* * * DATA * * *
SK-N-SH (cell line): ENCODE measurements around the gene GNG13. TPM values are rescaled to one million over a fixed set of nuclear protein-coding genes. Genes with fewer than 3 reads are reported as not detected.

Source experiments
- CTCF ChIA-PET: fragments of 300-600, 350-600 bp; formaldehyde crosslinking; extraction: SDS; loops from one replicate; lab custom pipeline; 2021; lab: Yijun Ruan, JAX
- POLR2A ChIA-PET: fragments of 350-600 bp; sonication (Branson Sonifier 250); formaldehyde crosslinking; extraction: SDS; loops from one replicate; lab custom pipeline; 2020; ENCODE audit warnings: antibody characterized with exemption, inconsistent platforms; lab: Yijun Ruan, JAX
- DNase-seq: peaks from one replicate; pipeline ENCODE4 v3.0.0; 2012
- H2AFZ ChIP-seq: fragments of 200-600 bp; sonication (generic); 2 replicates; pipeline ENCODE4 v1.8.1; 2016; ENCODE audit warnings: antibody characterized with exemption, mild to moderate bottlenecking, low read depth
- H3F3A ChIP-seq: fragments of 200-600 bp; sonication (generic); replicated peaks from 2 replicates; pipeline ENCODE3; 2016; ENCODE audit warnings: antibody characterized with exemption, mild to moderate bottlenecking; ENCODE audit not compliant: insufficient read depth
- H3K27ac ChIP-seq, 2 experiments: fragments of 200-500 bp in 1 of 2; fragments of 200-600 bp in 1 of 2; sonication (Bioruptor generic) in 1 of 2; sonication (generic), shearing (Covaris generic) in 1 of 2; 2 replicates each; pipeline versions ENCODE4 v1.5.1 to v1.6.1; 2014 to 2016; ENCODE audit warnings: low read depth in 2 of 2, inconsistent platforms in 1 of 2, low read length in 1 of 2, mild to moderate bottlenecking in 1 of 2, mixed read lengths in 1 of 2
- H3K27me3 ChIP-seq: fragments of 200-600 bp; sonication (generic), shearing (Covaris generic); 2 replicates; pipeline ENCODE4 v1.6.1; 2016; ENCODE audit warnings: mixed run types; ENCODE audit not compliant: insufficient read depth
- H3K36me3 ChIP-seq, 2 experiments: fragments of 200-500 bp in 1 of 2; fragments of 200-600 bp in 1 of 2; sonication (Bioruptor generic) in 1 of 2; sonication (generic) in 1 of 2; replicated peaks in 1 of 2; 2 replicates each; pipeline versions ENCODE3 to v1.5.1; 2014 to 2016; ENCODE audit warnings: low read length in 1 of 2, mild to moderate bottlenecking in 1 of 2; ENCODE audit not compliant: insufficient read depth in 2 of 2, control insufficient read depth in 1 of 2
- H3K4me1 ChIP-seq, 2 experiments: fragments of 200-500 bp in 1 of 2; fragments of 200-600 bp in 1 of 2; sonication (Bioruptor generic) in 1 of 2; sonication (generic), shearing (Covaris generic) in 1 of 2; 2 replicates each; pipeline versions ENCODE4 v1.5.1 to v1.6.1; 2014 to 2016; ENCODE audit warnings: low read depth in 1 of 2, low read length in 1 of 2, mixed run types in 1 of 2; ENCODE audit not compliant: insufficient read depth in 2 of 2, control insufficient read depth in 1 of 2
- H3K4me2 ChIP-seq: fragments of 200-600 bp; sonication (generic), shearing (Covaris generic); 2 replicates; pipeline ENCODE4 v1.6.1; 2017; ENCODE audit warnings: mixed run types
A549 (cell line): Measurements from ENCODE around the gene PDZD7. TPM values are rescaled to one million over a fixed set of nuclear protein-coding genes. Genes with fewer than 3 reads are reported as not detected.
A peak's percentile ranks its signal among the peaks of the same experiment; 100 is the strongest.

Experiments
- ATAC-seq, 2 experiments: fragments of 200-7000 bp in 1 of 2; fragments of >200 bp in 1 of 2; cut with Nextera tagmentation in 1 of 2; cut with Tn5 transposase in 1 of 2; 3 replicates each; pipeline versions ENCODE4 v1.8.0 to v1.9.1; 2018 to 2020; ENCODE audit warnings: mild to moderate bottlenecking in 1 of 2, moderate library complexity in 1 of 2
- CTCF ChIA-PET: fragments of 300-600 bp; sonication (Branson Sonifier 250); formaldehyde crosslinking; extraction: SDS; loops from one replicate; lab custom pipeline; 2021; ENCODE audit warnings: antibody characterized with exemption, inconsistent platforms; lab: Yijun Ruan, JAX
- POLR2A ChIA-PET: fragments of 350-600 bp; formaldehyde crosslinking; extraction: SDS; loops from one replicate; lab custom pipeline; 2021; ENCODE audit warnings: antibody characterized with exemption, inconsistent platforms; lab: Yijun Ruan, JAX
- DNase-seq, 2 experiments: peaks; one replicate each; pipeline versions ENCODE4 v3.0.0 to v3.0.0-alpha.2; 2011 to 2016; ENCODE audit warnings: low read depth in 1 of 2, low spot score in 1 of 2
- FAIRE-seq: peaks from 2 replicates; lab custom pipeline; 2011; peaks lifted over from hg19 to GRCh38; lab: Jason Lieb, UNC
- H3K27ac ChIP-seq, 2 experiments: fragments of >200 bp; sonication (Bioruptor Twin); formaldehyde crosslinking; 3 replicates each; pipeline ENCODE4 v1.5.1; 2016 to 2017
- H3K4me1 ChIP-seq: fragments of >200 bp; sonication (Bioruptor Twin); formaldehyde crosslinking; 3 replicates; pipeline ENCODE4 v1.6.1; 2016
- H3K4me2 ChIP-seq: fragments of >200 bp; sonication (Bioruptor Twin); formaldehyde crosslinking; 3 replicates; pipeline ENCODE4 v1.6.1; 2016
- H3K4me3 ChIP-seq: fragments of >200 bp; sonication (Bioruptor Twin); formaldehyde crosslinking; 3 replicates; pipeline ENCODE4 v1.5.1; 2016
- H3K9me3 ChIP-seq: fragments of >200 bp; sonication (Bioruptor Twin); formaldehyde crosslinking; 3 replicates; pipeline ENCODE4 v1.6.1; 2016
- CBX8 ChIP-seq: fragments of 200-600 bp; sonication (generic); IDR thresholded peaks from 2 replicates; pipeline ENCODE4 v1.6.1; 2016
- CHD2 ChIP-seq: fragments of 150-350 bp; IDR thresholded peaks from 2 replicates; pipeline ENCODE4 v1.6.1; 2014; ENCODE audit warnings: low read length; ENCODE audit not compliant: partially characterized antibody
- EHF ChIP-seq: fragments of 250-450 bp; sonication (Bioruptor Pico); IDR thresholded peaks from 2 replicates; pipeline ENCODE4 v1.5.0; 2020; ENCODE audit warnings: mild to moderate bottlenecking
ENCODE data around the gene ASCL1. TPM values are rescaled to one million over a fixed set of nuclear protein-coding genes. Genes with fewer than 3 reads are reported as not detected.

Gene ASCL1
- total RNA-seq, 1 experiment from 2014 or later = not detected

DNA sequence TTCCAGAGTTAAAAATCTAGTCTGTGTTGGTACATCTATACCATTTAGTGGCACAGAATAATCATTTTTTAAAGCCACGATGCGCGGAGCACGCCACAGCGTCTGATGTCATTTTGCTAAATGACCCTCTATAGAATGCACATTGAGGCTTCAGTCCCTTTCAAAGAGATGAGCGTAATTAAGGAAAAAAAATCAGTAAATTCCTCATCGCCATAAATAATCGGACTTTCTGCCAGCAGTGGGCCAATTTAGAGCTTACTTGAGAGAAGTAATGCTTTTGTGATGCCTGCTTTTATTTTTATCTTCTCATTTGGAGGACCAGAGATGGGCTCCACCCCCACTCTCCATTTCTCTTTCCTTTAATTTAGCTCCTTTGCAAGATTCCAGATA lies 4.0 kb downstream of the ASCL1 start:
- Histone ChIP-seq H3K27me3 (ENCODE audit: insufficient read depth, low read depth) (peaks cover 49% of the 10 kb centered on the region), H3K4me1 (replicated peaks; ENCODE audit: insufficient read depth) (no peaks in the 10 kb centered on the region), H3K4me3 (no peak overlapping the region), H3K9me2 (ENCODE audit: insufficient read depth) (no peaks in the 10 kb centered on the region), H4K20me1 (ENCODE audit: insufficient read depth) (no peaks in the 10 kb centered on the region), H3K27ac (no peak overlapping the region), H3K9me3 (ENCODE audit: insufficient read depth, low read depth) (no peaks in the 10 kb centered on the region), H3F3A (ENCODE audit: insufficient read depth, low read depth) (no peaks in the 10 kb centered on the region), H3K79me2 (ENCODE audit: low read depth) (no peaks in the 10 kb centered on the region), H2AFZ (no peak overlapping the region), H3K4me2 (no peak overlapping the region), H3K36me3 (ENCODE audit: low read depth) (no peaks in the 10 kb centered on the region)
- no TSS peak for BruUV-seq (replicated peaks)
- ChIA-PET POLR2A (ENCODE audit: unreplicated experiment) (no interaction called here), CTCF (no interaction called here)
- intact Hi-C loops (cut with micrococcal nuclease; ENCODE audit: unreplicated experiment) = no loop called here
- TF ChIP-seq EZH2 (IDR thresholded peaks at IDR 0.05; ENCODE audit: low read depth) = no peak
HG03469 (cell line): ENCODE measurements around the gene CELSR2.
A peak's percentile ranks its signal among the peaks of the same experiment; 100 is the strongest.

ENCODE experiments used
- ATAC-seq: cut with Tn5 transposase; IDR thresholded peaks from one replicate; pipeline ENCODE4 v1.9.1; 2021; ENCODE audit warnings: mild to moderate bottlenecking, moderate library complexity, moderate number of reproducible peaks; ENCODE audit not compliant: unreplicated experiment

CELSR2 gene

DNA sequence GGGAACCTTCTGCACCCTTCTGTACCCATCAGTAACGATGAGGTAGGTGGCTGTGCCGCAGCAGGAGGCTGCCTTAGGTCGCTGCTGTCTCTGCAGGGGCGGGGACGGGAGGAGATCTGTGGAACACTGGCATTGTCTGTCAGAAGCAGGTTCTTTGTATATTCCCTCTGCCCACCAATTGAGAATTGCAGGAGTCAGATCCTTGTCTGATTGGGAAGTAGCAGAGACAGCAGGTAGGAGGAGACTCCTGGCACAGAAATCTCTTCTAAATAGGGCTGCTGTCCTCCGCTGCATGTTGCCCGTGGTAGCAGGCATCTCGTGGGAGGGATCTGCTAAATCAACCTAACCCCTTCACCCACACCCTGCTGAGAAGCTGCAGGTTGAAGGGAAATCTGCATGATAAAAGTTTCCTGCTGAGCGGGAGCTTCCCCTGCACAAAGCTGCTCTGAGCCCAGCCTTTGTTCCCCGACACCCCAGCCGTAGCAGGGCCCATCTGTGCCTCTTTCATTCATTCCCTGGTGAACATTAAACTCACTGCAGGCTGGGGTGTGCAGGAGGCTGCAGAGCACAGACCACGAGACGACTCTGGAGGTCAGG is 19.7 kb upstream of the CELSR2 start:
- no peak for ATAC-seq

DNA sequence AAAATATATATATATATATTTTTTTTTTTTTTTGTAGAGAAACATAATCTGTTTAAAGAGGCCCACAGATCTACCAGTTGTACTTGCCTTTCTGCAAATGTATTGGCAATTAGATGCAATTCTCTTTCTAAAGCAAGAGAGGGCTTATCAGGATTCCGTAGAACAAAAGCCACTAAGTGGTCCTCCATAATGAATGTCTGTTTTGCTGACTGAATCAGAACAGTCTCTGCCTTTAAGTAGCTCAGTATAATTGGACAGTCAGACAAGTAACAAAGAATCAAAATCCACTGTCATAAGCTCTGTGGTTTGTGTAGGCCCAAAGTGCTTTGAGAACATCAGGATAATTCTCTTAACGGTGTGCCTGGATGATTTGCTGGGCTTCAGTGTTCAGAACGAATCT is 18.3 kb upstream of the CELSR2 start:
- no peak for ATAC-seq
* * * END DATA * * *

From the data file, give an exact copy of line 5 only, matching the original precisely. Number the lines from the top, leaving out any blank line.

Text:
- DNase-seq: peaks from one replicate; pipeline ENCODE4 v3.0.0; 2012